The one who doesn’t match

A very common C interview problem is the following:

In an array with n positive integers, all values appear twice with the exception of one, that appears only once. Can we find it using constant space?

The usual trick is to use bitwise XOR in the following way,

```unsigned answer1(const unsigned *a, size_t n)
{
unsigned ret = 0;
for (size_t i = 0; i < n; i++)
ret ^= a[i];
return ret;
}
```

and it works due to the properties `a^b == b^a`, `a^(b^c) == (a^b)^c`, `a^0 == a` and `a^a == 0` (following the usual conventions, we assume that constant space refers to a constant number of computer words).

It is fairly straightforward to extend that solution to

In an array with n positive integers, all values appear k times with the exception of one, that appears only once. How much space and time do we need to find it?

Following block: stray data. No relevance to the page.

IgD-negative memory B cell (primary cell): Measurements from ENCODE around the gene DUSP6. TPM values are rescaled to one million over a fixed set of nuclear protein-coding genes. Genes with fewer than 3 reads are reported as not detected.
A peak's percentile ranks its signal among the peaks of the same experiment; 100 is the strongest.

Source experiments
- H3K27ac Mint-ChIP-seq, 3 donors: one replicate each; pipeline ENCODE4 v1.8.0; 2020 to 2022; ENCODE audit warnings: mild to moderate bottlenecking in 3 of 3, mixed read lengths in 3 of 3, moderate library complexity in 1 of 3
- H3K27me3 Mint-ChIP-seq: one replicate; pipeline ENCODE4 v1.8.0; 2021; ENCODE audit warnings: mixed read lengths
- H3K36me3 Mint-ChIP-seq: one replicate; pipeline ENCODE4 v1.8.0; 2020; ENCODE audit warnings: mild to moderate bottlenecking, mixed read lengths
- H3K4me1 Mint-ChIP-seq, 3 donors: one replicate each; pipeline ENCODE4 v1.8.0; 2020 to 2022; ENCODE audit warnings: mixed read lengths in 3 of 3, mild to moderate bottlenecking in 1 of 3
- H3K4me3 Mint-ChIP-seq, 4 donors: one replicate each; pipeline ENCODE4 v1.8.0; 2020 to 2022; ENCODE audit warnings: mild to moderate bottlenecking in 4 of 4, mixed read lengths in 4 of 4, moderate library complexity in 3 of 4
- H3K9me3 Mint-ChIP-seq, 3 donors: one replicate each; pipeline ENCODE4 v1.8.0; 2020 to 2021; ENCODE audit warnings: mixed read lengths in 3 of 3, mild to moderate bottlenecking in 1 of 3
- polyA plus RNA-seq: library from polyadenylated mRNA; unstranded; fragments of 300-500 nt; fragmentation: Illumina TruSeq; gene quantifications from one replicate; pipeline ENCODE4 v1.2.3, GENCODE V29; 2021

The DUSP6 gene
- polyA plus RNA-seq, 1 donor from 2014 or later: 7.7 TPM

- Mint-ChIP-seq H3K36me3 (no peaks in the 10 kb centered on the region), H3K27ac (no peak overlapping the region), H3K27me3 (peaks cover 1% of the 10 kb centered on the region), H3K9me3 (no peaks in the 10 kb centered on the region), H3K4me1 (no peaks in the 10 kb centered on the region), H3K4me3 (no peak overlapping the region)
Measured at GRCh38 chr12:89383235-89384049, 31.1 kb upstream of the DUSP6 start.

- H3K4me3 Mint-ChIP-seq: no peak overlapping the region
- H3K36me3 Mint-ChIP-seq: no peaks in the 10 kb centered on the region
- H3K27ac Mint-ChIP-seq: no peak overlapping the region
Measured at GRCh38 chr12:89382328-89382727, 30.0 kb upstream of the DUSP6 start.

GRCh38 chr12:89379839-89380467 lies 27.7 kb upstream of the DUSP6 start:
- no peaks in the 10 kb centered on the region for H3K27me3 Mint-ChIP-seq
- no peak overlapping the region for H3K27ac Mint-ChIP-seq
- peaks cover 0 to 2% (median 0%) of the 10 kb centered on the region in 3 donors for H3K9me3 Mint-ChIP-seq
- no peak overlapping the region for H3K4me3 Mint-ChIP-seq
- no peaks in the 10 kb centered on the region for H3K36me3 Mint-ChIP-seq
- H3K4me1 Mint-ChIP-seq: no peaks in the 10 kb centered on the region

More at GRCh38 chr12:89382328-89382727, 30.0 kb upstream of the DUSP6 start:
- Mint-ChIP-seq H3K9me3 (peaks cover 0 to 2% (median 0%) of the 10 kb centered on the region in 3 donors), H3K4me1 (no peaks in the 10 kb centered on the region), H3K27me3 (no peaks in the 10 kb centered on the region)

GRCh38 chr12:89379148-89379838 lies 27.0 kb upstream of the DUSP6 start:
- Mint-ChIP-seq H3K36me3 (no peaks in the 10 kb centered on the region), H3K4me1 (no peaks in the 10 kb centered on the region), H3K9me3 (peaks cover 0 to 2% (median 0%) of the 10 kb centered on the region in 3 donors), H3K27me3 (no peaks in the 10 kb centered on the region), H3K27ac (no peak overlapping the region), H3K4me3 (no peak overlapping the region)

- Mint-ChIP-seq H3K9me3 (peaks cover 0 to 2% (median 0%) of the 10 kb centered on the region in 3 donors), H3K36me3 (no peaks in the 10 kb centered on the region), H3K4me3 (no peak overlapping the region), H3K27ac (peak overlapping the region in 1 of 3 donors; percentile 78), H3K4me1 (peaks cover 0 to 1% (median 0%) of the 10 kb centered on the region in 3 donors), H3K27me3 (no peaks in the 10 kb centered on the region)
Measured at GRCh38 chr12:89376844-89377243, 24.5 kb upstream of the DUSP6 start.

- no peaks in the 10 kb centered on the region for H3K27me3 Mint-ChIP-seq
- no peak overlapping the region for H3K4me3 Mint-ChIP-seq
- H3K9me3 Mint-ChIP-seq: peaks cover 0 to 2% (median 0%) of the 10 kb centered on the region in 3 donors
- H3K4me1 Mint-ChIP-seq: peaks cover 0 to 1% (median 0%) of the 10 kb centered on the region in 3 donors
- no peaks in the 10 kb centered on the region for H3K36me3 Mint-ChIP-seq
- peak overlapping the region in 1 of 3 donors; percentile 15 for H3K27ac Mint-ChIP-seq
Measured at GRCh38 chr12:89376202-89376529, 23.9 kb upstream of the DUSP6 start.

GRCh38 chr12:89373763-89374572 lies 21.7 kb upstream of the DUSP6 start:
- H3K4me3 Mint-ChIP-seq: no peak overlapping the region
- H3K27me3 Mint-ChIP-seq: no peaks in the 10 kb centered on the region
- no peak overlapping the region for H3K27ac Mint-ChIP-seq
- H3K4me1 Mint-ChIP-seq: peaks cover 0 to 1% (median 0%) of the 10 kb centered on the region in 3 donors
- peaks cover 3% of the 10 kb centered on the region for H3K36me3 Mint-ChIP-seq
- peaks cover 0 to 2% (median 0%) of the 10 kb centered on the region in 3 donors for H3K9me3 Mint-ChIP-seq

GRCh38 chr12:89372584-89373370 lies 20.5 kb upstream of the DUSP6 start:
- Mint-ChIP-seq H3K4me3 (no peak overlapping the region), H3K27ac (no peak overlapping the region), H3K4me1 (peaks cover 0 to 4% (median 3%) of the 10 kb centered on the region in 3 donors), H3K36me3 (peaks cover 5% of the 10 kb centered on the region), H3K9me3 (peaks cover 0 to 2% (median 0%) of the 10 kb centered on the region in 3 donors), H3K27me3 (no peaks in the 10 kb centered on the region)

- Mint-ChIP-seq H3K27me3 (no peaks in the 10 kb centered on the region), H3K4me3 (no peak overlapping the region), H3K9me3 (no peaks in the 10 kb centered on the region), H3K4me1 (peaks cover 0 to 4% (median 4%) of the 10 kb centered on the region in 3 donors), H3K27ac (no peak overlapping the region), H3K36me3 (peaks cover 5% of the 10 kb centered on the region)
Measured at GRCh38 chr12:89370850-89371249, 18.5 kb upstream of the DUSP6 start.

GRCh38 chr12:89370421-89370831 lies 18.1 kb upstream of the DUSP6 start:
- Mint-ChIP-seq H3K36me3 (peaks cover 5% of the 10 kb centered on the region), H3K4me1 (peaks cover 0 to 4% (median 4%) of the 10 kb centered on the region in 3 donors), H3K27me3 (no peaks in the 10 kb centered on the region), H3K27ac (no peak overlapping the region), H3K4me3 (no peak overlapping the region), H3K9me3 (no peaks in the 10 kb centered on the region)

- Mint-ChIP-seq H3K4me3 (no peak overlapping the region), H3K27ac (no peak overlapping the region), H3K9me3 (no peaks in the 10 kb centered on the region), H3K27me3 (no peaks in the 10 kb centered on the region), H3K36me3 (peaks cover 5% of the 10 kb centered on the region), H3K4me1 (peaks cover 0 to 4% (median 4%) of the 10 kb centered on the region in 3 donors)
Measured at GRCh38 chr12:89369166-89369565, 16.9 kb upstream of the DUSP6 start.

(hint: XOR can be seen as addition modulo 2)

but what extensions are possible? If we generalize it to

In an array with n positive integers, all values appear k times with the exception of m values, that appear p times. How much space and time doe we need to find them?

a trivial upper bound is O(n) space and O(n log n) time, achievable by just sorting and counting. We know we can do better in some cases, but how can we characterize them?

Some answers in the next post (hopefully it won’t take one year to arrive!).